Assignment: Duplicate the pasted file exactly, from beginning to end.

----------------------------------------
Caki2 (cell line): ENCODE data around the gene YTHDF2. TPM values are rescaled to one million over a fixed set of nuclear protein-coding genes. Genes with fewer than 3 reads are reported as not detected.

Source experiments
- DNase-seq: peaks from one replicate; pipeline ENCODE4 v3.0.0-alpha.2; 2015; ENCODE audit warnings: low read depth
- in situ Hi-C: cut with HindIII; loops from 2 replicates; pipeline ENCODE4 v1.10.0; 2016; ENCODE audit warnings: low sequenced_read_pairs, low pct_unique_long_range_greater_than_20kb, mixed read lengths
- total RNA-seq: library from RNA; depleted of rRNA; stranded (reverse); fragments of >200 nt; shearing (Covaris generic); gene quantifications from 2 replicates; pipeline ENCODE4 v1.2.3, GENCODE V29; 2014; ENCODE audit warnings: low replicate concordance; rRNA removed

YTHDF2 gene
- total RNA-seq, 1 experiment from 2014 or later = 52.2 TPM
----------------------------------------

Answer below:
Caki2 (cell line): ENCODE data around the gene YTHDF2. TPM values are rescaled to one million over a fixed set of nuclear protein-coding genes. Genes with fewer than 3 reads are reported as not detected.

Source experiments
- DNase-seq: peaks from one replicate; pipeline ENCODE4 v3.0.0-alpha.2; 2015; ENCODE audit warnings: low read depth
- in situ Hi-C: cut with HindIII; loops from 2 replicates; pipeline ENCODE4 v1.10.0; 2016; ENCODE audit warnings: low sequenced_read_pairs, low pct_unique_long_range_greater_than_20kb, mixed read lengths
- total RNA-seq: library from RNA; depleted of rRNA; stranded (reverse); fragments of >200 nt; shearing (Covaris generic); gene quantifications from 2 replicates; pipeline ENCODE4 v1.2.3, GENCODE V29; 2014; ENCODE audit warnings: low replicate concordance; rRNA removed

YTHDF2 gene
- total RNA-seq, 1 experiment from 2014 or later = 52.2 TPM